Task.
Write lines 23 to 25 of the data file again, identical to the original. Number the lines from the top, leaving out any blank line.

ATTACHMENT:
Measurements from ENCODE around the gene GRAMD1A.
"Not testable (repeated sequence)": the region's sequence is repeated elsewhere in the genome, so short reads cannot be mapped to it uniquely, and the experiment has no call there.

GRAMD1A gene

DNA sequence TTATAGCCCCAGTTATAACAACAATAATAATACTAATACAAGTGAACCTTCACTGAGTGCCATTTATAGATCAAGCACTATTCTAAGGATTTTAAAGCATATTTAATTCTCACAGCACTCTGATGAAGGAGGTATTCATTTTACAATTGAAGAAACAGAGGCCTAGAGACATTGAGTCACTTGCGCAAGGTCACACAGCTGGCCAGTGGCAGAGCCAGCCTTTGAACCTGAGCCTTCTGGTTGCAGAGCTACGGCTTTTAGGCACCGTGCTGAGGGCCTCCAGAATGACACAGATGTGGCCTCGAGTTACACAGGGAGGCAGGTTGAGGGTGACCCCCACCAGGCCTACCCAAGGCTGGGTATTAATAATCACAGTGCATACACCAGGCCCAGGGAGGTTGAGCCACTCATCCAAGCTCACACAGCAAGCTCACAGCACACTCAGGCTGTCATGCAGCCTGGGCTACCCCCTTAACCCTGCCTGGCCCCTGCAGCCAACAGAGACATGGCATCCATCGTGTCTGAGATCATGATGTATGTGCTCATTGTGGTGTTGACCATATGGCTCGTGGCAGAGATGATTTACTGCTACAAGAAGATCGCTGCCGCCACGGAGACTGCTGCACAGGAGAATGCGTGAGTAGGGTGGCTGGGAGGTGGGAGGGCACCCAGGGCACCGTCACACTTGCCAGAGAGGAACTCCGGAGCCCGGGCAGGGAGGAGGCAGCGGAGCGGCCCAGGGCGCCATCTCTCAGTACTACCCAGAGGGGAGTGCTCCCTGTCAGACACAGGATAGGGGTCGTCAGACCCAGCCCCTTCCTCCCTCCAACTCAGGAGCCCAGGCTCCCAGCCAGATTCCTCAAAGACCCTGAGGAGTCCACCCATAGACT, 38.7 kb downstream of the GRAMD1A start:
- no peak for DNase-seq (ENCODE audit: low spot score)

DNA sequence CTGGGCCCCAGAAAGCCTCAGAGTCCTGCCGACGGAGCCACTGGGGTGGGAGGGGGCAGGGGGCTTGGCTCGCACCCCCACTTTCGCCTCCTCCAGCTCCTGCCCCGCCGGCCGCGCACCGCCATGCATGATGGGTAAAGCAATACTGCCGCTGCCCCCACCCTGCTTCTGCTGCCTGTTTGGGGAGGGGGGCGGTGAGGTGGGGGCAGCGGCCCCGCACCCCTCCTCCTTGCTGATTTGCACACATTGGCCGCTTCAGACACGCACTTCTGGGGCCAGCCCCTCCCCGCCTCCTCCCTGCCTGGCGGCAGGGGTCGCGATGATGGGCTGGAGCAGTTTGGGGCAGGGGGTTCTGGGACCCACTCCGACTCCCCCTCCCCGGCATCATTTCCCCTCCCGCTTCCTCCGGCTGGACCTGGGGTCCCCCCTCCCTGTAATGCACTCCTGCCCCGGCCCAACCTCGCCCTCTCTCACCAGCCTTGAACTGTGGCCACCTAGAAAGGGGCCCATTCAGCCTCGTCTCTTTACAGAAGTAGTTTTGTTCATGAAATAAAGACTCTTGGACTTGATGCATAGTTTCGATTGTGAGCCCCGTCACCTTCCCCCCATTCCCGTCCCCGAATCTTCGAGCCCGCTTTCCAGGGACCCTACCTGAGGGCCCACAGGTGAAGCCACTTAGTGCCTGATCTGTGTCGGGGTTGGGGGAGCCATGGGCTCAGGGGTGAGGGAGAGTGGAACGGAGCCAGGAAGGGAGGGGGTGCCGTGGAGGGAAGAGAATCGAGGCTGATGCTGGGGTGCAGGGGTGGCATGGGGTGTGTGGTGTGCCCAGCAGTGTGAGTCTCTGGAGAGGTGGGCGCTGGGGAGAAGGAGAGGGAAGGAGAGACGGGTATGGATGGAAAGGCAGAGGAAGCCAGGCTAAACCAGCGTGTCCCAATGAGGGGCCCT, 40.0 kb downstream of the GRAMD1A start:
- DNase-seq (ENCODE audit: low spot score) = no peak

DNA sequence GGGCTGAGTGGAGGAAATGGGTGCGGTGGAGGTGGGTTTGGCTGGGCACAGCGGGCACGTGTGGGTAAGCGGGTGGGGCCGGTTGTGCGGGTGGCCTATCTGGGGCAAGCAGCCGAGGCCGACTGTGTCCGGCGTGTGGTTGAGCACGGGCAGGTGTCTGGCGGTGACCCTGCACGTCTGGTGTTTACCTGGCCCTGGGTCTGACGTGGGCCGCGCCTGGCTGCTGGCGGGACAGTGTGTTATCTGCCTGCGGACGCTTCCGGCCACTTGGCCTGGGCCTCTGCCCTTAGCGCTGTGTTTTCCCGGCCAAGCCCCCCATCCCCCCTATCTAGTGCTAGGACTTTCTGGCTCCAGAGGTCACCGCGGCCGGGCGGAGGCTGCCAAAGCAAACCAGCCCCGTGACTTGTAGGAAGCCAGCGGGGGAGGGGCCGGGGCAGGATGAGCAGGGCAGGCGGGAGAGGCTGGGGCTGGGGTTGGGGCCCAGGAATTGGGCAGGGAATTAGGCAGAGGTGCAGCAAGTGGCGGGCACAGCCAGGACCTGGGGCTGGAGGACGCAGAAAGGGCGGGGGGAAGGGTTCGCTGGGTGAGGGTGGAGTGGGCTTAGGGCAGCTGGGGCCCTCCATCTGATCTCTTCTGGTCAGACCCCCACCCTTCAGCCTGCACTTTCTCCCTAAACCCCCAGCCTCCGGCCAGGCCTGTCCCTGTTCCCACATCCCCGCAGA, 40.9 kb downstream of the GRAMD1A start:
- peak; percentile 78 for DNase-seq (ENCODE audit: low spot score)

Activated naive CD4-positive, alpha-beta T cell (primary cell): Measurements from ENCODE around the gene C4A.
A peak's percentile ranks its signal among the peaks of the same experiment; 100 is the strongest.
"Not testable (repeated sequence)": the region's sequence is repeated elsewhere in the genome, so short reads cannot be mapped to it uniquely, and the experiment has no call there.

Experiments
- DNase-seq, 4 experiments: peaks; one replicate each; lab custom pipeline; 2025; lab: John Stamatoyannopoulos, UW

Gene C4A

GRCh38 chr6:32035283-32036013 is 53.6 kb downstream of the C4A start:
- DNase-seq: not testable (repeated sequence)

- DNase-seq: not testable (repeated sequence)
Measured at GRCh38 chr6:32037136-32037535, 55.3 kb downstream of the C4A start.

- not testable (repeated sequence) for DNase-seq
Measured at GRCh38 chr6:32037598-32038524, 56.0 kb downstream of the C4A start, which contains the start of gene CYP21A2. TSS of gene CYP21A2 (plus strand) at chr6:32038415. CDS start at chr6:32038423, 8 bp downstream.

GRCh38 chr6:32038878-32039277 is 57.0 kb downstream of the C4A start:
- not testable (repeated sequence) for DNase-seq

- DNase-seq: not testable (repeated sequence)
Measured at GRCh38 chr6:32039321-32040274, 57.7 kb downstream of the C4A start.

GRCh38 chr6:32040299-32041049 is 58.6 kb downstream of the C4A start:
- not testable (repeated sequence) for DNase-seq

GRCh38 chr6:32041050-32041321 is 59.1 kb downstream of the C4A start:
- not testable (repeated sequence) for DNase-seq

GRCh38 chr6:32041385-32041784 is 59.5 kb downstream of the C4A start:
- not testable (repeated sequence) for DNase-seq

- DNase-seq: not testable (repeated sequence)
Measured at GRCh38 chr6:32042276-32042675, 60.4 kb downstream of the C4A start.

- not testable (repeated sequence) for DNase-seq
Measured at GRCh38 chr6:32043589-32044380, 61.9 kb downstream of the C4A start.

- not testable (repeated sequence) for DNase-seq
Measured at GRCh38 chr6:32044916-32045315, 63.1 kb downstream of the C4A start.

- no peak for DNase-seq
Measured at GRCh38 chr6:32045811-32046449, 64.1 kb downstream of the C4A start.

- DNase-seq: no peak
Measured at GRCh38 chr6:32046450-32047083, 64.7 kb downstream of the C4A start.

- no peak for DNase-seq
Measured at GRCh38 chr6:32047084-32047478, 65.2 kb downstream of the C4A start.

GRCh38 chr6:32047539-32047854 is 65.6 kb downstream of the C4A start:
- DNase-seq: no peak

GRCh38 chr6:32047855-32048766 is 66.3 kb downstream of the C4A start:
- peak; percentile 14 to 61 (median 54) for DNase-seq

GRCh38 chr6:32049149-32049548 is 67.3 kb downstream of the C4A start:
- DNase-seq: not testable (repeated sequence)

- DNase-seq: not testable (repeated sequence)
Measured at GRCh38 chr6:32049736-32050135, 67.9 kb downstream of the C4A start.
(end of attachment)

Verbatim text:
- not testable (repeated sequence) for DNase-seq

- DNase-seq: not testable (repeated sequence)
Measured at GRCh38 chr6:32039321-32040274, 57.7 kb downstream of the C4A start.